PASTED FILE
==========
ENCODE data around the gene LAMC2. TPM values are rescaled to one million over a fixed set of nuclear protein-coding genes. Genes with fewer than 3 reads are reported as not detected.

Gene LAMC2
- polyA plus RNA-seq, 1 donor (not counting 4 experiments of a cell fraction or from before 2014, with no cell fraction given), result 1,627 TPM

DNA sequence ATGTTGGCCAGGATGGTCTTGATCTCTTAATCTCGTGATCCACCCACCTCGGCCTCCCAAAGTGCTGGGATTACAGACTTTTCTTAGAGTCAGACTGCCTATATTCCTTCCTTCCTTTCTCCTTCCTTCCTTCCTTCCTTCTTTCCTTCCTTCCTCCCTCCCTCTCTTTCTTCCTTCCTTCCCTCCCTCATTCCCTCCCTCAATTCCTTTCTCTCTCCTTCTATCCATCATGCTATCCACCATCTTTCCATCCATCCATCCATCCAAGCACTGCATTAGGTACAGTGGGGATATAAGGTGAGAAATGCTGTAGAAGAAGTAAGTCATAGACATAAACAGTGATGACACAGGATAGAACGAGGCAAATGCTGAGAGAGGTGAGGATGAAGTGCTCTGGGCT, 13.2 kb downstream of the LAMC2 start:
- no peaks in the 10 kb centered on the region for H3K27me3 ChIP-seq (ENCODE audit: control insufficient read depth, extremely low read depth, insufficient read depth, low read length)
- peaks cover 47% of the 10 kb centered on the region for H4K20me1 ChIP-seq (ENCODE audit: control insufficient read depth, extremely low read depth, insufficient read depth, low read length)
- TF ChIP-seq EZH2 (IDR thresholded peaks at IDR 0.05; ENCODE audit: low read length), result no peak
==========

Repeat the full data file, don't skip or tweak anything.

ENCODE data around the gene LAMC2. TPM values are rescaled to one million over a fixed set of nuclear protein-coding genes. Genes with fewer than 3 reads are reported as not detected.

Gene LAMC2
- polyA plus RNA-seq, 1 donor (not counting 4 experiments of a cell fraction or from before 2014, with no cell fraction given), result 1,627 TPM

DNA sequence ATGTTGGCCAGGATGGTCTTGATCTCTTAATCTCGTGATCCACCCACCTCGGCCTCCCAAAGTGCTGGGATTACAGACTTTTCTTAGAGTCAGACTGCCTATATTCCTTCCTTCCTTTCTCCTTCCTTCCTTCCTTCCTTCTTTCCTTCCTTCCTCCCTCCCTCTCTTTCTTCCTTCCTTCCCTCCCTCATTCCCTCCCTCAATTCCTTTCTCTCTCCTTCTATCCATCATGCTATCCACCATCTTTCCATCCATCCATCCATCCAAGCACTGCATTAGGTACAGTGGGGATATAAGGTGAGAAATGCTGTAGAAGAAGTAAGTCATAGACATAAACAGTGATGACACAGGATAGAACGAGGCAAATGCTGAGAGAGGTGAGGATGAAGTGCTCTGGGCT, 13.2 kb downstream of the LAMC2 start:
- no peaks in the 10 kb centered on the region for H3K27me3 ChIP-seq (ENCODE audit: control insufficient read depth, extremely low read depth, insufficient read depth, low read length)
- peaks cover 47% of the 10 kb centered on the region for H4K20me1 ChIP-seq (ENCODE audit: control insufficient read depth, extremely low read depth, insufficient read depth, low read length)
- TF ChIP-seq EZH2 (IDR thresholded peaks at IDR 0.05; ENCODE audit: low read length), result no peak